Médecins Sans Frontières (MSF) teams have carried out six separate rescue operations in three days on board the search and rescue ship Geo Barents and rescued 439 people from the Central Mediterranean Sea who had fled Libya in search of safety.
After two requests for a place of safety to the Maltese authorities were ignored and then denied, MSF is addressing Italian authorities for a port. The Geo Barents needs to urgently disembark these 439 survivors in a place of safety, where they can begin to receive the assistance they need with respect and dignity.
The Geo Barents began its seventh rotation in the Central Mediterranean on 14 January, leaving the Sicilian coast and travelling south to the Libyan Search and Rescue (SAR) zone.
Around midday on 19 January, while in the Libyan SAR zone, the team monitoring the sea from the bridge of the ship spotted a white rubber boat in distress. The Geo Barents immediately changed course towards the boat and the rescue team brought 87 survivors safely on board.
At dawn on 20 January, after receiving an alert from crossing support hotline Alarm Phone of a boat in distress some seventeen nautical miles from the Geo Barents, MSF teams rescued 109 people. They had left Sabratha, Libya, in a rubber boat the previous evening.
Following another alert from civilian aerial reconnaissance organization Pilotes Volontaires the same day, the Geo Barents reached the Maltese SAR zone, where a dark grey wooden boat was noticed from the bridge. A total of 100 survivors were rescued from the boat, having spent almost a day at sea. Later that day, at around 10 pm, another 67 people were rescued from a wooden boat in distress and brought safely onboard the Geo Barents.
MSF teams located another rubber boat in distress in the early morning of 21 January, while monitoring the southern area of the Maltese SAR zone. It had 55 people on board, who were immediately rescued and brought on the Geo Barents.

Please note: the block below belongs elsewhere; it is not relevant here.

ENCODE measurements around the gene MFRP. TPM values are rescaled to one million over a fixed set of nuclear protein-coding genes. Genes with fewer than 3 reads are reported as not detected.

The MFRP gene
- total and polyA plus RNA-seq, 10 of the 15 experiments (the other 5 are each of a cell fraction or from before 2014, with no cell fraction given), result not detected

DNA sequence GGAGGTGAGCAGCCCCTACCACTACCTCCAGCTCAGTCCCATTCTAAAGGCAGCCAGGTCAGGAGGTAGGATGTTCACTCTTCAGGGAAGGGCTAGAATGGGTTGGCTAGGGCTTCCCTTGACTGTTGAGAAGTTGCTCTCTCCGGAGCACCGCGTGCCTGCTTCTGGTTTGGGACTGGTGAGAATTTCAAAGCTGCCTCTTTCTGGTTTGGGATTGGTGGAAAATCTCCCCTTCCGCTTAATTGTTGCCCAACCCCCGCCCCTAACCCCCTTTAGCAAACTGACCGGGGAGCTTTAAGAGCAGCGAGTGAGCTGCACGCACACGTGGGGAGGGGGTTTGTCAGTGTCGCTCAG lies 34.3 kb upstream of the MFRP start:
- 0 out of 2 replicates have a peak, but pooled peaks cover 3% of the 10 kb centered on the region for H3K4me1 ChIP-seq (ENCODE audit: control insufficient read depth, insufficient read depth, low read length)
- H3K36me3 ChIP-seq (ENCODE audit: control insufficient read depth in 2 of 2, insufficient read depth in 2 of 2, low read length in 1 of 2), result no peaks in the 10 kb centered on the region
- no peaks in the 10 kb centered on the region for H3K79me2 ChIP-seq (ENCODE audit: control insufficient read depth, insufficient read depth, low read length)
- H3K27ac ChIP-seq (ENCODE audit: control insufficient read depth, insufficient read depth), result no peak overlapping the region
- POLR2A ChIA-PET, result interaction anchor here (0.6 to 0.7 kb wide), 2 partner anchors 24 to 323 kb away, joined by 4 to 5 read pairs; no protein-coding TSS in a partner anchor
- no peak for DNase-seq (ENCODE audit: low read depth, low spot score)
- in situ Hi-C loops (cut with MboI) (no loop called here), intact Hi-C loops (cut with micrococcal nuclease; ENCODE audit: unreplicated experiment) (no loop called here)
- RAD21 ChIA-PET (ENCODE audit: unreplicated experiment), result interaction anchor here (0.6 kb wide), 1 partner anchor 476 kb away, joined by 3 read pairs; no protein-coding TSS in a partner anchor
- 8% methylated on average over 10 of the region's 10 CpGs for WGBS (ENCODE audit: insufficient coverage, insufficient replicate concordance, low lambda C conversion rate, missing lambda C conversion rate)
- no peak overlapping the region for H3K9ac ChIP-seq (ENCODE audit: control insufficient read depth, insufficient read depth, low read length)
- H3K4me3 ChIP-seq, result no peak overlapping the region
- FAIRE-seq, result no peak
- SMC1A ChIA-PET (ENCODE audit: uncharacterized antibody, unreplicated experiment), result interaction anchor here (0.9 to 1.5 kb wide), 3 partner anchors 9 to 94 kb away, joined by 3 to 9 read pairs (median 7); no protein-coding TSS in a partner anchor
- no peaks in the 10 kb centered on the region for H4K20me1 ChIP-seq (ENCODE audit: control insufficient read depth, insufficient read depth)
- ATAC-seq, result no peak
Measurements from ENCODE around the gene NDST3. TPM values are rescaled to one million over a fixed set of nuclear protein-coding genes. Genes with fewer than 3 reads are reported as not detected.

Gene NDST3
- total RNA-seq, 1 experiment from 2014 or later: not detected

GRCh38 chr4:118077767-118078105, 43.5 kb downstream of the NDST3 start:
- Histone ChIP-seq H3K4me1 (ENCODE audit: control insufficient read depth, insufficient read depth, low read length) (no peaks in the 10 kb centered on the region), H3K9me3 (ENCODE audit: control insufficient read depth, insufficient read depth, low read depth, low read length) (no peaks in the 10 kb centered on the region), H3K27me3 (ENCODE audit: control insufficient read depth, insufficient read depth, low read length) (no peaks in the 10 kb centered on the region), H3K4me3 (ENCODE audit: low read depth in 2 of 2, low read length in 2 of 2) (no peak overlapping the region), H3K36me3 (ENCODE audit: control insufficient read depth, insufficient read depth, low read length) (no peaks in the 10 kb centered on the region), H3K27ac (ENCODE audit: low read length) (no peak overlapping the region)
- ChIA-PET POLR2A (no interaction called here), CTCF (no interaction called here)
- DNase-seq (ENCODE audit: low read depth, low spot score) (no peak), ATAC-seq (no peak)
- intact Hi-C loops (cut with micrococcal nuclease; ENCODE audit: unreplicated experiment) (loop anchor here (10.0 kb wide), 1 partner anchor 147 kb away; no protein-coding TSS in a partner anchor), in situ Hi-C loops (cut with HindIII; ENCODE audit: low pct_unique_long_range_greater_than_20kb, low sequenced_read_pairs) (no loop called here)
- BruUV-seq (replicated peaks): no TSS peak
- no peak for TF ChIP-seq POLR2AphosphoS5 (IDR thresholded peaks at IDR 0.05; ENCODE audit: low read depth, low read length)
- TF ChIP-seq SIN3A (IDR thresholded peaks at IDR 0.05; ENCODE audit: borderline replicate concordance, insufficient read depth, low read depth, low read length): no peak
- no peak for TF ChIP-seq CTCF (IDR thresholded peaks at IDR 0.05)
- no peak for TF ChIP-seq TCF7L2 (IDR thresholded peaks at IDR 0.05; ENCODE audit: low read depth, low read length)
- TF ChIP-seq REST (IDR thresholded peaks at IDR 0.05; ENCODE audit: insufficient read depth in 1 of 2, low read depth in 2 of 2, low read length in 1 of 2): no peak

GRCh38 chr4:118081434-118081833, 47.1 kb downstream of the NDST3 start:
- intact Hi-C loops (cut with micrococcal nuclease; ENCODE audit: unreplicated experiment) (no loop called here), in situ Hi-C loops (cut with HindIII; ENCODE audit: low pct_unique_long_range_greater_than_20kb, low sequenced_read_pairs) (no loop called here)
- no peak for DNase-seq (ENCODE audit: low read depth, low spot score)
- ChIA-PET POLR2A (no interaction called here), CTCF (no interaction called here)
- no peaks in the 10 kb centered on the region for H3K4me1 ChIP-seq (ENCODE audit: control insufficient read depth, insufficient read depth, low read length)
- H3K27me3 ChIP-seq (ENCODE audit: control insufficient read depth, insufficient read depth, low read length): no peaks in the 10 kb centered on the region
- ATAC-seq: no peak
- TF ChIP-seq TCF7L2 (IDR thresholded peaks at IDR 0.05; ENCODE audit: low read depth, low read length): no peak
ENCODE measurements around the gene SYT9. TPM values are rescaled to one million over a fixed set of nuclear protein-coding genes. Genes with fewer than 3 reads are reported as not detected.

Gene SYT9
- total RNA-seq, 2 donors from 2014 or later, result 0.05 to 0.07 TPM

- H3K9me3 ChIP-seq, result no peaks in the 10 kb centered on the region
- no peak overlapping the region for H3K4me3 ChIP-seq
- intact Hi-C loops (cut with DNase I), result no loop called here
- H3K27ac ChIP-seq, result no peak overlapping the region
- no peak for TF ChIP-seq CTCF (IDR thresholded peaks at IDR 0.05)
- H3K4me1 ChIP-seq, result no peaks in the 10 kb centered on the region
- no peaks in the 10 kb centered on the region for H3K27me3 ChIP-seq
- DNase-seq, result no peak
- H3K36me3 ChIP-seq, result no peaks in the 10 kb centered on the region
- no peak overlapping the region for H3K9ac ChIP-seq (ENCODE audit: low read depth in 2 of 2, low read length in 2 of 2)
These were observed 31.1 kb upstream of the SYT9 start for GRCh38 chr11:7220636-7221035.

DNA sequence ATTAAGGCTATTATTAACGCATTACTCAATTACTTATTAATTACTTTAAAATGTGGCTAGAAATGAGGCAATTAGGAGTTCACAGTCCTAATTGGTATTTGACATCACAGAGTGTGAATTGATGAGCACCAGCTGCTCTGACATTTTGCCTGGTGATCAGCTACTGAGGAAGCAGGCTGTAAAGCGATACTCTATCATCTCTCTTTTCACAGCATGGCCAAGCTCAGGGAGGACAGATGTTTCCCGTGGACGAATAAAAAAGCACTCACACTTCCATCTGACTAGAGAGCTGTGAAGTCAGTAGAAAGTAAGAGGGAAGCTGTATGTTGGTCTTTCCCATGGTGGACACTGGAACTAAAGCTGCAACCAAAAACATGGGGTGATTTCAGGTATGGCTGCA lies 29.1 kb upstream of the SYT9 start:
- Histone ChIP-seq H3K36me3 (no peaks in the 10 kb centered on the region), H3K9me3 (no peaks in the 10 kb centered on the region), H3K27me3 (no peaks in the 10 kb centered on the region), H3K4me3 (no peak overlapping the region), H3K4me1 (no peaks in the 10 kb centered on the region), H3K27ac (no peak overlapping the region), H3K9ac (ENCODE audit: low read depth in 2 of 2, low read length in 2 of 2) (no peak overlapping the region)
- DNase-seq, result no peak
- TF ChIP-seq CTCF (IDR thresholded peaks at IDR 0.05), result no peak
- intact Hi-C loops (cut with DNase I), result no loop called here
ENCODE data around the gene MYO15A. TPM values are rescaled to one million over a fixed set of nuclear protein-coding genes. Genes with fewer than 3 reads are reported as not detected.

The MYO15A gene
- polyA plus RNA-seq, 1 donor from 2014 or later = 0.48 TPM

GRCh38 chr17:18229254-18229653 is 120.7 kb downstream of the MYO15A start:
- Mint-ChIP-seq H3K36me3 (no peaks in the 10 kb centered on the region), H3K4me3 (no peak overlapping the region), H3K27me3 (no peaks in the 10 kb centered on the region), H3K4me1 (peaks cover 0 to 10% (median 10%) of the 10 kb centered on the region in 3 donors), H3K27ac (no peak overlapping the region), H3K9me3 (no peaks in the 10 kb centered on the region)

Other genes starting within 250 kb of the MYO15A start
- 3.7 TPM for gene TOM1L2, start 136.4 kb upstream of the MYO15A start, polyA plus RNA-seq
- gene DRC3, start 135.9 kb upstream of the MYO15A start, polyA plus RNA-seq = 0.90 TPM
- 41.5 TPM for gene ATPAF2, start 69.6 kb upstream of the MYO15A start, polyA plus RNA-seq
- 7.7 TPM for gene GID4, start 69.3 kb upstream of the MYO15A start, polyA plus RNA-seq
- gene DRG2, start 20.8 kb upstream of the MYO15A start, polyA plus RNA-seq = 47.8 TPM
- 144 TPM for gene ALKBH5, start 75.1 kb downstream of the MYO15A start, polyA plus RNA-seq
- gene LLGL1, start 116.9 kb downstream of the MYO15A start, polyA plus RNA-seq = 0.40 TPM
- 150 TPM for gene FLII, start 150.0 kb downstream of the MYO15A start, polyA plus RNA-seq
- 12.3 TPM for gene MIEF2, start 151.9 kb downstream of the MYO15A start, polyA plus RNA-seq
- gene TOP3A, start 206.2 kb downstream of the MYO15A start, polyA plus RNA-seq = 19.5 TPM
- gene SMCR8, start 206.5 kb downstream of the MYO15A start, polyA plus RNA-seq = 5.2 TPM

The sixth and final rescue in less than three days occurred about 11 am on the same day, when our teams spotted and rescued 21 people from a small fibreglass boat.
Among the 439 survivors on board the Geo Barents, many come from Eritrea, Bangladesh, Pakistan, Sudan and Egypt. The majority are men, 112 are minors and most of them travel unaccompanied. There are also 9 women and 3 very small children, the youngest of them is under one year old. They’ve all left Libya and traveled for many hours on unseaworthy boats, risking capsize and shipwreck.
Jimmy (name changed), 24, survived the shipwreck and he’s now on the Geo Barents. He told MSF that he spent a year and a half in Libya and attempted to cross the sea four times.
The third time they [the Libyan Coast Guard] caught me at sea and I was taken to prison. [The guards in the prison/detention centre] told me that I had to pay to be freed. [In the detention centre] I had just one piece of bread to eat per day; they gave us the toilet water to drink. They force us to call our families to ask for ransom and they threaten to kill us [if they don’t pay]. Libya makes you mentally ill, and you have no idea how to get out of there.
- Jimmy, 24
MSF medical teams have offered medical care and psychological assistance to everyone on board. Some survivors have required medical attention for mild and moderate signs of hypothermia, general body pain, and seasickness due to the rough weather conditions during the last few days. Several people are also receiving medical treatment for malnutrition.
"The survivors have no serious medical concerns, but many are suffering from the physical and psychological effects of their time in Libya, where they were victims of extreme violence," says Alida Serracchieri, MSF medical team leader on board. "A man arrived on board the Geo Barents with a wound on his head that required stitches, telling us that he had been assaulted by Libyan authorities. They are all exhausted. They need a place to disembark safely, to recover and receive adequate assistance."
Hager Saadallah, the psychologist on board, says many people are experiencing psychological distress after surviving traumatic events in Libya, along their routes and in their countries of origin, and that their mental health state is now deteriorating after several days on the ship.
The most common symptoms I've assessed are psychosomatic pain, anxious overthinking, sleeping issues, traumatic flashbacks and generalized distress. The living conditions on board can potentially lead to a further deterioration of these symptoms: anxiety and tensions are rising due to the uncertainty about their future. The work of processing their trauma can only start once survivors are in a safe and secure environment on land.
- Hager Saadallah, psychologist on board